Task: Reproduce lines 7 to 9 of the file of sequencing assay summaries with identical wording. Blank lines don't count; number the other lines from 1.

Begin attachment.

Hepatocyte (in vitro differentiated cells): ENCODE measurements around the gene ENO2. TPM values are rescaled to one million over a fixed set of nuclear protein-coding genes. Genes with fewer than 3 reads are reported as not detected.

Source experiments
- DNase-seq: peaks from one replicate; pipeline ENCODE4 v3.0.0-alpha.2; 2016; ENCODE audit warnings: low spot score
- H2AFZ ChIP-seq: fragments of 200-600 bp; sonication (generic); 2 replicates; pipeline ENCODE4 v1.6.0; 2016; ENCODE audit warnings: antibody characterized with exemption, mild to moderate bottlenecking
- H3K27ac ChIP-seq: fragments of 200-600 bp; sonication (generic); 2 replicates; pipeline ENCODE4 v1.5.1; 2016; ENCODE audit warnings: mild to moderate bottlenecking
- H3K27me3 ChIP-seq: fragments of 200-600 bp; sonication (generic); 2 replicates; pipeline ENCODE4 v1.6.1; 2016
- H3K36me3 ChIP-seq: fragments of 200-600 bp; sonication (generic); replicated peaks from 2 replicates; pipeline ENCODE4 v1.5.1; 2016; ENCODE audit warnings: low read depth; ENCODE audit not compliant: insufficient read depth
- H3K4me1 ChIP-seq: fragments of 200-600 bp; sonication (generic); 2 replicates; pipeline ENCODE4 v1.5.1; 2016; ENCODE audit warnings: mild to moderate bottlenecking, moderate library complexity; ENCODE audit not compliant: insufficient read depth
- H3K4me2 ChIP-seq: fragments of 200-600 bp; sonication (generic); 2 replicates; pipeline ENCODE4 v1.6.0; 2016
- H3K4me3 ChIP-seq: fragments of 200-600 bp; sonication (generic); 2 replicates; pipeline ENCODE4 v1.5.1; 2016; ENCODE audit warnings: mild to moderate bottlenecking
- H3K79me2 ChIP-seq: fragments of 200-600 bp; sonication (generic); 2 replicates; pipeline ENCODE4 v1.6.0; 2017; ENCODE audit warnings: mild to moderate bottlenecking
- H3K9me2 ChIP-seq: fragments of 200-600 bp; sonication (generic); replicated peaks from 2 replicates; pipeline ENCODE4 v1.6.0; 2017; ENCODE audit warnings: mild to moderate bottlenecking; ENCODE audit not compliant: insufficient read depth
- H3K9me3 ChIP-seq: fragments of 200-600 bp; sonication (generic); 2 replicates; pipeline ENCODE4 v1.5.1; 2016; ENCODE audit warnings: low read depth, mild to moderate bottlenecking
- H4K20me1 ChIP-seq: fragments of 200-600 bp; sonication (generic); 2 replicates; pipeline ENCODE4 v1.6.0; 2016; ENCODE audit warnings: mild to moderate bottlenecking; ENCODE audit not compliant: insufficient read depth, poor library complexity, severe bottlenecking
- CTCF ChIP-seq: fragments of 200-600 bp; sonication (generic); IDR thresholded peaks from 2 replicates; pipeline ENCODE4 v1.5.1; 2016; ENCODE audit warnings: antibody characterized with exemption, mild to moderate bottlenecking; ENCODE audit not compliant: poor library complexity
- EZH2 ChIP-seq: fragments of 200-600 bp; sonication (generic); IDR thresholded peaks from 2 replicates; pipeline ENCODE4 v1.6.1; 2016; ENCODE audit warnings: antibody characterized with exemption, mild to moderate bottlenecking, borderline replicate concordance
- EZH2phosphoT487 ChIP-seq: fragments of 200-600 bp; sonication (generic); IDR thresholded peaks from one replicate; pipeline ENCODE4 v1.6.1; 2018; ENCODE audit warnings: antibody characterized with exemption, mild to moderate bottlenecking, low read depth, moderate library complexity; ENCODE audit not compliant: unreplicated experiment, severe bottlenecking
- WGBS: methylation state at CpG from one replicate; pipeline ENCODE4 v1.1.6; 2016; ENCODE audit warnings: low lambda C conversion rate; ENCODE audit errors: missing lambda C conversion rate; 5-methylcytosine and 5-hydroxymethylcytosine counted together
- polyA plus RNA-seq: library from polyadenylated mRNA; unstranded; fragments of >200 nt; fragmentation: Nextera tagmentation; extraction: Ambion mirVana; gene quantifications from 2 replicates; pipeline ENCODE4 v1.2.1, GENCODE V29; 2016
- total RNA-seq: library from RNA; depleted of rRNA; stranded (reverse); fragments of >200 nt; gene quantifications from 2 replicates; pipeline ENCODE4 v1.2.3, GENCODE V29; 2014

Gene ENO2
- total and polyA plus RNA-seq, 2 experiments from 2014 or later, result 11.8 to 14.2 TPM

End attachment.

- H3K36me3 ChIP-seq: fragments of 200-600 bp; sonication (generic); replicated peaks from 2 replicates; pipeline ENCODE4 v1.5.1; 2016; ENCODE audit warnings: low read depth; ENCODE audit not compliant: insufficient read depth
- H3K4me1 ChIP-seq: fragments of 200-600 bp; sonication (generic); 2 replicates; pipeline ENCODE4 v1.5.1; 2016; ENCODE audit warnings: mild to moderate bottlenecking, moderate library complexity; ENCODE audit not compliant: insufficient read depth
- H3K4me2 ChIP-seq: fragments of 200-600 bp; sonication (generic); 2 replicates; pipeline ENCODE4 v1.6.0; 2016